If most ultra-compact cameras are too small for you, and all you really want is an inexpensive basic camera that’s just a little bigger, then the 8.0 megapixel Olympus FE-350W is a good choice. At just a hair over 1” (26.5mm) thick, it will still fit in your pocket, and with a good selection of features, a 28 - 112mm equivalent zoom lens, 3” LCD, and very good image quality, the Olympus FE-350W is my “Best in Class” pick for a compact camera for Interiors.
My Best In Class Pick
The modestly priced 8.0 megapixel Olympus FE-350 Wide sports a truly wide wide angle zoom lens starting at 28mm (35mm equivalent), an absolute minimum for shooting interiors because of its wide angle of view. Zooming to 112mm, the lens’ range is sufficient for general photography, too, and produces sharp images with low noise, and little distortion even at the widest lens setting.
Feature-wise, this little gem comes with 13 Scene Modes, ISOs from 80 to 640, 7 White Balance settings, including Auto; 2 AF modes, 2 Auto Exposure modes, a 3” LCD to make composing easier (there’s no optical finder), shutter speeds from 1/2 sec to 1/2000th, 4 Flash settings and +/- 2 EV exposure compensation. The last two features are almost essential for interior photography, since almost always a little flash is needed to supplement ambient light by “filling” dark areas, and exposure compensation to correct underexposure cause by excessively bright light from windows, lights, etc. that fools the metering system, something that plagues all in-camera metering systems not just point-n-shoots.
The camera’s primary drawback is lack of true image stabilization, which is almost essential with cameras that lack a viewfinder and are not intended or can’t be used with a tripod. Here’s why: With no viewfinder, to compose, the camera must be held away from the eye to view the LCD, a very unstable position. This prevents using your head, arms and body to braced the camera to prevent movement during exposure, which would blur the image with the slower shutter speed normally required to get proper exposures when shooting interiors. All this digital image stabilization does is increase the ISO, so faster shutter speeds can be used to reduce blurring caused by fast moving subjects or camera movement. This feature is best left turned off, since higher ISOs mean noisier, less sharp images. Something you do not want.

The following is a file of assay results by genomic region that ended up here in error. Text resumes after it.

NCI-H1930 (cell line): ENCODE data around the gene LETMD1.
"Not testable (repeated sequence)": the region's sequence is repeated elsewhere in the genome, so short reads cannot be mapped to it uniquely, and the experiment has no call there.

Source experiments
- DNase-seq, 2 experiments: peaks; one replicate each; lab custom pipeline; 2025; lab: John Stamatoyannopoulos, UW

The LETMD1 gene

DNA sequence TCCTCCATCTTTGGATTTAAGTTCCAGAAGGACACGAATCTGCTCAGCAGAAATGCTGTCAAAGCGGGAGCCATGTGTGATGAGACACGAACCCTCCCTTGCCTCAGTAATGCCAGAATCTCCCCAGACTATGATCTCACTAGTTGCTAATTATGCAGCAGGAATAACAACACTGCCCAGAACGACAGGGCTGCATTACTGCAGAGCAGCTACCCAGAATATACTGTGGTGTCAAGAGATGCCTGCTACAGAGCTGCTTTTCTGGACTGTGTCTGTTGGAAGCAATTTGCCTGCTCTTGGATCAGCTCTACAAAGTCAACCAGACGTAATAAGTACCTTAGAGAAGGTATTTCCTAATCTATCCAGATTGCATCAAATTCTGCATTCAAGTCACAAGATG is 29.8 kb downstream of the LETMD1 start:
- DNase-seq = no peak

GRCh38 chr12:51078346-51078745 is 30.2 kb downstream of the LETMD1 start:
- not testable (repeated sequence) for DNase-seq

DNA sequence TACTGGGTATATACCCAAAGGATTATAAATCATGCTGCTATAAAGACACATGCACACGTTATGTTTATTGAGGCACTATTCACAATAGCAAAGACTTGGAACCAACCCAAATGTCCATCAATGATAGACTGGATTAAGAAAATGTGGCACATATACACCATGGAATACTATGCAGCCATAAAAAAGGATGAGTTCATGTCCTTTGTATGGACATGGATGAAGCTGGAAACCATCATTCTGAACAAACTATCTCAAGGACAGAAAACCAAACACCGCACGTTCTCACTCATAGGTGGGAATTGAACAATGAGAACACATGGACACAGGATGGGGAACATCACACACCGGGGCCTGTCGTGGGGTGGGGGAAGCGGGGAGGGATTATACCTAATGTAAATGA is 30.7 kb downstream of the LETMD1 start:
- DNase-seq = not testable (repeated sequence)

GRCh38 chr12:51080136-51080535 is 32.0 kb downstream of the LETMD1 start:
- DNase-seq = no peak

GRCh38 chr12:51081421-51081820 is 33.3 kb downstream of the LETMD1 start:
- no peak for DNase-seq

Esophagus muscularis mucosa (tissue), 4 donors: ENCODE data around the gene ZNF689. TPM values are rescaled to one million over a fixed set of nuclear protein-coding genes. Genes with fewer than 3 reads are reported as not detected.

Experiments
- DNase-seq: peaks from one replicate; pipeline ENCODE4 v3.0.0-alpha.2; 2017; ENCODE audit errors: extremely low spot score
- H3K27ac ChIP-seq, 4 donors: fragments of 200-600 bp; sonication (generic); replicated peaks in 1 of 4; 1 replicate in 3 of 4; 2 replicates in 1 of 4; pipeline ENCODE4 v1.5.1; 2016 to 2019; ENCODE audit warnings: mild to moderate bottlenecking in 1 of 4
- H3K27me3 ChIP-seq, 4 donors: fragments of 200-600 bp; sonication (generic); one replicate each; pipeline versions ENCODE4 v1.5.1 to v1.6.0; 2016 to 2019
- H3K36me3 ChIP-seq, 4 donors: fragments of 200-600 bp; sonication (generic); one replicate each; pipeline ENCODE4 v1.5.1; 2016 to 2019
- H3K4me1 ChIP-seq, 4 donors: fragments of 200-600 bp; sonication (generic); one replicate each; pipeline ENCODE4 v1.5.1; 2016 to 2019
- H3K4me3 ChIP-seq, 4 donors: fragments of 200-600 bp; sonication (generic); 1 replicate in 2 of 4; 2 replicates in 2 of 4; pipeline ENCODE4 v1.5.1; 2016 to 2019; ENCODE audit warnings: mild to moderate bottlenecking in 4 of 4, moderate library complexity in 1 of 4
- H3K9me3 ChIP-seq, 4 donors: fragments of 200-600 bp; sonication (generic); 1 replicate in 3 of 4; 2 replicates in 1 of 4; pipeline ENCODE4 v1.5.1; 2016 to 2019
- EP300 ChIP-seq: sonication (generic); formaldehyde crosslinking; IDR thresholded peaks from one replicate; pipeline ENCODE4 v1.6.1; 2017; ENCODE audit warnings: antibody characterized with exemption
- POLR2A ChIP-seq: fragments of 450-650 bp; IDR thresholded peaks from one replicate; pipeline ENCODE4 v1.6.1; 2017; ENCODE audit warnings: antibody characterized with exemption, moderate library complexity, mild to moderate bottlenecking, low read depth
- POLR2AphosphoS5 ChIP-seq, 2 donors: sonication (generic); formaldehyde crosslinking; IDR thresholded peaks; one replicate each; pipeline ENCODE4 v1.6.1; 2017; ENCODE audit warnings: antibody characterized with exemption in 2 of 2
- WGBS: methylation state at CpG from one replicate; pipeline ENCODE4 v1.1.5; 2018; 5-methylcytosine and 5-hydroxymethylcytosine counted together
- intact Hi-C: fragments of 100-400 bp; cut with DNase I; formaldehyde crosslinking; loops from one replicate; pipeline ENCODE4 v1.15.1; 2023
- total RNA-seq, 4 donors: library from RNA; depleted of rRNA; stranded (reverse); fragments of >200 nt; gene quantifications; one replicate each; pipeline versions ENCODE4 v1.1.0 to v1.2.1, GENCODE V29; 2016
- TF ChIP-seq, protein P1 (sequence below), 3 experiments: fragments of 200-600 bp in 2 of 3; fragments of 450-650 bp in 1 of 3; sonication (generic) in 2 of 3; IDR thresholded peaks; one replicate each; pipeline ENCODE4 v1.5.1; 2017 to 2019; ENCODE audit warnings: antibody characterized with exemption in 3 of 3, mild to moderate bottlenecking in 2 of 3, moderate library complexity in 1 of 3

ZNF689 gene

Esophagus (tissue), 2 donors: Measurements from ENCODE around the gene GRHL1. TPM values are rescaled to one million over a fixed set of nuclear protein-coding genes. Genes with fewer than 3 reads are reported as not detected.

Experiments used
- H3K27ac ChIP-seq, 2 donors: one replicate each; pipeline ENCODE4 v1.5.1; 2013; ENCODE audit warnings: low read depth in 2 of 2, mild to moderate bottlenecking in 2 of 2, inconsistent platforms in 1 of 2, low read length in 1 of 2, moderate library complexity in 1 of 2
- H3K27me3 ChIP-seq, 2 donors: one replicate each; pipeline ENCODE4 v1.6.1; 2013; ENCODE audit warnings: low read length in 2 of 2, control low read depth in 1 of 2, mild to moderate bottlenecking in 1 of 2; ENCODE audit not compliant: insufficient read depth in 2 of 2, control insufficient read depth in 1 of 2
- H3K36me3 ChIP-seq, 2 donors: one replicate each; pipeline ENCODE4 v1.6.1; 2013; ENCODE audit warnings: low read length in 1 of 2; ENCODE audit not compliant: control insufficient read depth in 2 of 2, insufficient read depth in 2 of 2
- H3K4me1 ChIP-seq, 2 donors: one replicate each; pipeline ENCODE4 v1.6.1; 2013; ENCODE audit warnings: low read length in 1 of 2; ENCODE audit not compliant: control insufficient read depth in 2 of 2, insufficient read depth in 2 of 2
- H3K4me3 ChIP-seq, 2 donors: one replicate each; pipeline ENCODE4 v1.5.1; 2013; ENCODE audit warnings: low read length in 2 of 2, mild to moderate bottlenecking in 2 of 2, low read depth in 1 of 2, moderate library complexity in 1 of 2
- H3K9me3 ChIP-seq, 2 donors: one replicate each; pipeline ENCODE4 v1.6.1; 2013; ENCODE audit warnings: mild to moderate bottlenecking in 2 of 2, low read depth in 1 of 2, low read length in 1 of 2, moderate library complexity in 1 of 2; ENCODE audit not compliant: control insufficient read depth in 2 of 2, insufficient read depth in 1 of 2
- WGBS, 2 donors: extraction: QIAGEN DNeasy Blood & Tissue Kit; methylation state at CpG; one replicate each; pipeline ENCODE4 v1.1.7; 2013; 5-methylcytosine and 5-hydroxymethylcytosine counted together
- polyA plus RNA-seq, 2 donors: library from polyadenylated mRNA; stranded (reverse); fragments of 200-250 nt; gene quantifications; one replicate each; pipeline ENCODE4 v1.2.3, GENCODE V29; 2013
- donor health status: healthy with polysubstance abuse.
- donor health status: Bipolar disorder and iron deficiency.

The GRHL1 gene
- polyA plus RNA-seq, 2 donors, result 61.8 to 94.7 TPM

However, even with its caveats, overall, the Olympus FE-350W is a great little performer.
Comparison with Olympus FE-290
The major differences between these two cameras are the FE-290 is cheaper ($50 retail), has a 7.1 megapixel sensor instead of 8 (You’ll never notice the difference.), lacks the Face Detection AF mode, has Auto White Balance mode only, and has only 6.9 MB internal storage instead of the 350’s 20.5 MB.
Comparison with Nikon Coolpix P50
It’s big. It’s clunky. It won’t fit in your pocket. It’s definitely not “cool.” But…. It is inexpensive without being cheap, has a very good Nikon 28 - 102mm equivalent zoom lens, an optical viewfinder (Wow!), and unlike most (dare I say all) point-n-shoots in this price range has, amazingly, Aperture and Shutter Priority Exposure modes as well as full Manual, all very desirable features when shooting Interiors.
- +Super High Quality JPEG setting
- +3" LCD
- -No optical viewfinder
- -Digital Image Stabilization
- -Only 170 shots per charge average
Where to buy
See It »
Comparing My Best In Class Pick with Other Good Choices
|Product||Olympus FE-350||Olympus FE-290||Nikon Coolpix P50|